91L x 25W x 84H (cm)
During the Thirty Years’ War King Gustavus Adolphus of Sweden ordered the building of a considerable number of large warships. They included the WASA which was already under construction and was originally to be called NY WASSAN. The total cost of building the vessel was approximately 100,000 imperial talers.
By July the 31st of 1628 all the cannons were on board and an the 10th of August of 1628 between 3 p.m. and 4 p.m. the WASA set sail on her maiden voyage. Once she was some way out to sea, she caught the wind in her sails. A few minutes later, a sudden squall forced the ship onto her side and first attempts to right her were unsuccessful. At the island of Beckholmen the WASA sank in 32 m of water. Salvage Operations began on l3th August 1628 and succeeded in bringing the WASA onto an even keel. However, it was not until 20th August 1959 that she was able to be raised for the first time by means of two pontoons. After 28 days a tug-boat towed the WASA 500 m to shallow water. By April 24th of 1961 all the preparations for raising the WASA out of the water had been completed.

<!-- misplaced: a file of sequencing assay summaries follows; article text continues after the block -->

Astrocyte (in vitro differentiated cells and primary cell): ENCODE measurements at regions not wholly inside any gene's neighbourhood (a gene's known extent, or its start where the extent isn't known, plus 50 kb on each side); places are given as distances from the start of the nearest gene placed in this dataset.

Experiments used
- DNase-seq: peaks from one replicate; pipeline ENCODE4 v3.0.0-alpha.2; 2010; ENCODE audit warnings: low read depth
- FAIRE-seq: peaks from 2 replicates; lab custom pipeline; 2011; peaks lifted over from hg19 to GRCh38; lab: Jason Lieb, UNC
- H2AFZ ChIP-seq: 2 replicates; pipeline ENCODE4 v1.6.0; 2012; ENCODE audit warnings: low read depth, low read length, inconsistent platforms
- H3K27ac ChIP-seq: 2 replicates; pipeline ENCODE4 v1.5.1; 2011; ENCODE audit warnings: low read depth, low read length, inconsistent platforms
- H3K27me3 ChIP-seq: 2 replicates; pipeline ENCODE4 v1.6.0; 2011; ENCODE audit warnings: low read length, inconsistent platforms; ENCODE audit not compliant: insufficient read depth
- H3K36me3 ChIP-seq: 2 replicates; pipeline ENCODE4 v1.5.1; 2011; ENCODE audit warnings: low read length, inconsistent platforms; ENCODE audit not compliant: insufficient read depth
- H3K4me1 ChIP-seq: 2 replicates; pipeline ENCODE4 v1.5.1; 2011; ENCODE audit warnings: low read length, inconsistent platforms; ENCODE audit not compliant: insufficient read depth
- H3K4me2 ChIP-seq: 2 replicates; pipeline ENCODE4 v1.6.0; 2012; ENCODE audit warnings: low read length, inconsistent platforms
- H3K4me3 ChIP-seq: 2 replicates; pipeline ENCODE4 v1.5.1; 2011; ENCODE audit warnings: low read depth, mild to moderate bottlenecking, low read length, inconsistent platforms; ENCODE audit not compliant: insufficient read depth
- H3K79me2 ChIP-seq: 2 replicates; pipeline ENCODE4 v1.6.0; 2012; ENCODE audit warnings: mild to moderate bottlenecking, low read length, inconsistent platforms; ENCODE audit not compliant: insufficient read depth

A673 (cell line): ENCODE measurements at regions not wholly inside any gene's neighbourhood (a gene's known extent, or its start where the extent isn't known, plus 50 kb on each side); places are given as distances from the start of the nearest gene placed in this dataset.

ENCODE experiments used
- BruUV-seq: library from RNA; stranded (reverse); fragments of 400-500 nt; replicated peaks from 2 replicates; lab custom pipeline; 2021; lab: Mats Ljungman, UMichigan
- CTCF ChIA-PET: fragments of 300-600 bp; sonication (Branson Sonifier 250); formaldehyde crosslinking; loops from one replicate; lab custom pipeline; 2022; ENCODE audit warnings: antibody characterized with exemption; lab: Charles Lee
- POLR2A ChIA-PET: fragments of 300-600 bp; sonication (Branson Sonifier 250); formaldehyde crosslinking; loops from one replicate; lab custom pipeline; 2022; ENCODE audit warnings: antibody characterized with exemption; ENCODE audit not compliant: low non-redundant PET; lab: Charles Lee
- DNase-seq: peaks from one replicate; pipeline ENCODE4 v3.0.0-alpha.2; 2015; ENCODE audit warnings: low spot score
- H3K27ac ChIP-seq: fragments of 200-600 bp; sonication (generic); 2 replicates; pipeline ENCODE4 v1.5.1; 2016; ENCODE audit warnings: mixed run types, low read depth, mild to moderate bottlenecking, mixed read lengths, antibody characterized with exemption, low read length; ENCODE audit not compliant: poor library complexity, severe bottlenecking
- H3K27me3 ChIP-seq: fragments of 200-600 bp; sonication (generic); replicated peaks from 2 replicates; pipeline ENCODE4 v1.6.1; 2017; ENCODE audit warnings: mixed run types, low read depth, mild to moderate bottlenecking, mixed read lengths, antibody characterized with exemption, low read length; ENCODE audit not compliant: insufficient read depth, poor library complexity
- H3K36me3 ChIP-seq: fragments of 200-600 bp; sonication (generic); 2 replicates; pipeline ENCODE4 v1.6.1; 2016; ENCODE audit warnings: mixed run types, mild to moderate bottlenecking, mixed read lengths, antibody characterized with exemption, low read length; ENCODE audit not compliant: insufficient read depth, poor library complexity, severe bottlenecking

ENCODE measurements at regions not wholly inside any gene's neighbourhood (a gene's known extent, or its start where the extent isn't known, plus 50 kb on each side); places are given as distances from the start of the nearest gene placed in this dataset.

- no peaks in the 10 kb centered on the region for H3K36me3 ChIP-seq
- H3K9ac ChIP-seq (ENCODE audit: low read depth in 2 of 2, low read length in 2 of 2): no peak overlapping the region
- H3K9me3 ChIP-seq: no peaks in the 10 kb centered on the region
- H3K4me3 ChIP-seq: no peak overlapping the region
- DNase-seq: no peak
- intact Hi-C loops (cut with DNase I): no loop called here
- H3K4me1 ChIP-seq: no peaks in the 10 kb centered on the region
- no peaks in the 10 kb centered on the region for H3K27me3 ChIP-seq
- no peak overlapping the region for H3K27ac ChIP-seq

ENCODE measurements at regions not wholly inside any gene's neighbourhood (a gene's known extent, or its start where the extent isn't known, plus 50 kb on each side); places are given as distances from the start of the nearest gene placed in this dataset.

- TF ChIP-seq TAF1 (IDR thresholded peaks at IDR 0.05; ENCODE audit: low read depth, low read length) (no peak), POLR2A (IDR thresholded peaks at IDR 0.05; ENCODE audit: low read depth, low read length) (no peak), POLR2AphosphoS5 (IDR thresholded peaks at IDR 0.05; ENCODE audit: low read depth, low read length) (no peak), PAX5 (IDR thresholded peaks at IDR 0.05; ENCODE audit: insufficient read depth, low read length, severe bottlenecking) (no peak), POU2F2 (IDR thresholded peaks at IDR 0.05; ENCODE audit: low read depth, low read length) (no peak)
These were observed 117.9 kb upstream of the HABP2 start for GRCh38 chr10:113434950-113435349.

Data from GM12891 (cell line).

Construction of the vessel began in 1795 at Hartt Shipyard in Boston following the design of Joshua Humphrey from Philadelphia. The CONSTITUTION was launched in October 1797 and was completed in 1798. She was armed with 44 cannons, including 30 long-barrelled 24-pounders.
In the war between England and France (1812-1814) the CONSTITUTION led a successful engagement against the frigates GUERRIERE (with 38 cannons) and JAVA. Her last wartime voyage was in February 1815.
Viking ships were marine vessels of particular designs used and built by the Vikings during the Viking Age. The boat-types were quite varied, depending on what the ship was intended for, but they were generally characterized as being slender and flexible boats, with symmetrical ends with true keel. They were clinker built, which is the overlapping of planks riveted together. Some might have had a dragon’s head or other circular object protruding from the bow and stern, for design, although this is only inferred from historical sources.
The Protecteur as a 64 gunship as a matter of fact never existed!
It seems that the Paris (France) ‘Musée de la Marine’ 64 gunship model had been wrongfully named by the admiral Pâris, keeper of the museum at the end of the 19th Century. He thus christened this model with the help of a commentary written on a time register, but whithout checking the name’s truthfulness, especially regarding the ship’s armament.